Enter Denki-gai no Honya-san. The synopsis basically bills it as “Working!! in a doujin/manga/general otaku store”, which is mostly accurate. It’s undeniably what the series aims to be. Not that that is a problem – even if it only serves as a fun stopgap before the next season of Working!!, even if it only manages to scratch that itch a little, that would be more than enough. There need to be more series in this vein!

Working hard or hardly working?

Working hard or hardly working? Hyuk hyuk


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I graduated from university this year.

I actually did pretty well. 1st class MEng in Computer Science. I even have a job and everything!

Overall, I’m reasonably satisfied. I made friends, had fun, learned a lot about my chosen area of study and about myself, and generally changed for the better. I left with regrets too, of course. I wish I had joined the rock climbing society. I wish I made more of an effort to go out more. Romance passed me by.

But overall, I’m reasonably satisfied.

Obviously, I miss a lot of it. I miss all my friends there. I miss the city. I miss getting to learn weird esoteric stuff. I don’t miss the omnipresent pressure. I miss the campus.

But I can visit friends, or the city, or the campus. I can read Wikipedia anytime. I don’t feel guilty about not working all the time, which is nice.

What I won’t get to re-experience, though, is my time at the anime society.

01-00 (more…)

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I mentioned in yesterday’s post that Chuunibyou demo Koi ga Shitai! Ren was almost everything that I wanted out of a KyoAni romance.

Tamako Love Story actually was.


It’s everything I wanted it to be. It’s everything Tamako Market should have been. It’s warm, it’s sincere, it’s tender – it’s a film about young love, made with love.

Tamako Love Story delivered on something I’ve been wanting for a long time. In a way, I needed it to come out, although I didn’t realise to what extent until after I watched it. And I’m very, very happy about it.

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It has been well established by now that I am a) a KyoAni fanboy and b) a sucker for cute anime romances.

Chuunbyou demo Koi ga Shitai! Ren was fucking catnip for me.

I loved the first season, and a second season where the focus is on Yuuta and Rikka developing as a couple? It was so damn close to being exactly what I wanted out of a KyoAni romance.

To wit, episode 6. Yuuta and Rikka’s class have gone on an overnight field trip, and at the end of the day ~shenanigans~ ensued and the two of them are messing about with some others after lights out and then they have to concoct a scheme to get Rikka back to her room without getting caught, and then:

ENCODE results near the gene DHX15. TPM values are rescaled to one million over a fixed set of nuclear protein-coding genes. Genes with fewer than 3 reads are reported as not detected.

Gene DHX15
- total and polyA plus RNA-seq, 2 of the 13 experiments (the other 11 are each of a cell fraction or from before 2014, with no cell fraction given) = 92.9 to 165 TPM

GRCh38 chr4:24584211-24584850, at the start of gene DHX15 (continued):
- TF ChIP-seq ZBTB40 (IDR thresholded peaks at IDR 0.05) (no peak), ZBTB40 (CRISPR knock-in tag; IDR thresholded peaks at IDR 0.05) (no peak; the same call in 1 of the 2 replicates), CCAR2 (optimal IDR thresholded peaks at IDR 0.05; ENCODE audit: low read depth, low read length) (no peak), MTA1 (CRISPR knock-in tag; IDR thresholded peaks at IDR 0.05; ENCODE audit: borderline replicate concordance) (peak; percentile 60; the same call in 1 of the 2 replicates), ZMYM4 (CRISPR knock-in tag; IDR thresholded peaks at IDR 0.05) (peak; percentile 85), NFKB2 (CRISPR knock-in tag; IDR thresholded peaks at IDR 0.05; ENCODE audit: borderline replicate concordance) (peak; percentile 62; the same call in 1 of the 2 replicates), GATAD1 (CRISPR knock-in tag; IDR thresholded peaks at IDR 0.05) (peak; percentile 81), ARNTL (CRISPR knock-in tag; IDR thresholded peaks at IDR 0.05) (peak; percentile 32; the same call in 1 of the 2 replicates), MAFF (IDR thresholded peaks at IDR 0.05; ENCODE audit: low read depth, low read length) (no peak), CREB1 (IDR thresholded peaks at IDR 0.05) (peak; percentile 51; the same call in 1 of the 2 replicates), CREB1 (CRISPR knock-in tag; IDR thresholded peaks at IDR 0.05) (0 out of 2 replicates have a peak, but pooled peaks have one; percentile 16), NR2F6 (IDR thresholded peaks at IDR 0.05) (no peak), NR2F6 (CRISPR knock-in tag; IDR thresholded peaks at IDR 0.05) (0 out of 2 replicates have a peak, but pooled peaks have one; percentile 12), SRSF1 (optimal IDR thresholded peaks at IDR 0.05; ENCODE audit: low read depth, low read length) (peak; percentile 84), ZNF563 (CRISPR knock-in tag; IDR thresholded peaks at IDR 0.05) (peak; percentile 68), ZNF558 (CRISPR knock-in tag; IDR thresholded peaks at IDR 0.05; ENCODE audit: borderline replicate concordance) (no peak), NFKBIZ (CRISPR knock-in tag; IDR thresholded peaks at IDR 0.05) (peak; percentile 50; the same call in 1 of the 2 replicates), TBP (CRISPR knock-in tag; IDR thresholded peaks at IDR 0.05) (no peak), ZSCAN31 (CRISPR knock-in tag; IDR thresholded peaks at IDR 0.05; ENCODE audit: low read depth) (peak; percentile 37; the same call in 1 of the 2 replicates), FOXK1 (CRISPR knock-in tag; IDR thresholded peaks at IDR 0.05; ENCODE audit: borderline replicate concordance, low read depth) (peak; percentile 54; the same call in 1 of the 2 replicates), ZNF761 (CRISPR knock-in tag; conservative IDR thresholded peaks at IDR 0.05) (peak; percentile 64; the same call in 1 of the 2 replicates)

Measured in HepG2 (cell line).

A kiss on the cheek.

Nothing more than a quick, innocent kiss on the cheek.

That’s it.

I sat there grinning, blushing, squealing and giggling like an idiot for about an hour, with aftershocks lasting the following day or so.

I’m almost embarrassed that it affected me so much, but not really because it made me so happy. That was the first time either of them had done something like that! They could barely hold hands only a few episodes ago! They’re becoming more comfortable expressing their love for each other and that’s just the most adorable thing and they’re such a cute couple and oh my goodness!!

There’s cute, and then there’s fucking lethal. Nothing has turned me into a gibbering mess like that before, but I’m so glad that it did.

I know I get super invested in qt anime couples, but this was almost silly.

I love it so much.

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The point when someone snaps – when years of struggling finally reach a breaking point – can, when executed well, be an unbelievably powerful moment in any work of fiction. It can immediately add a huge amount of depth to the character snapping, as we see a lot of emotions and feelings that have been bottled up for years all come to the surface in an explosive, cathartic release; it gives insight into not only how they’re feeling right now, but also what they’ve been feeling but keeping hidden for so very long, potentially dramatically changing the perception of that character and their relationships.

I saw one such moment this year, it was breathtaking, and I’m frankly shocked that it came out of Inou-Battle wa Nichijou-kei no Naka de.

C'mon, the show's not THAT bad

C’mon, the show’s not THAT bad


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When an already great series manages to successfully capture everything that it set it out to do and wanted to be during a hugely important, climactic moment, it’s immensely satisfying to watch and frequently unforgettable. Such is the case for Ping Pong The Animation’s penultimate episode, with the semi-final match between Peco and Kazama.

Peco’s exuberant energy, enthusiasm and enjoyment for the sport shines through like nothing else, managing to even break past Kazama’s deathly serious and hardened play. From just that alone it’s an entertaining match to watch, but what elevates it so much higher is the conflict between their opposing ideals and worldviews – how Kazama believes there are no heroes and you can only rely on your own strength (a reflection of his abused past) versus Peco’s desire to be a hero and save Smile, somehow.


“We can fly.”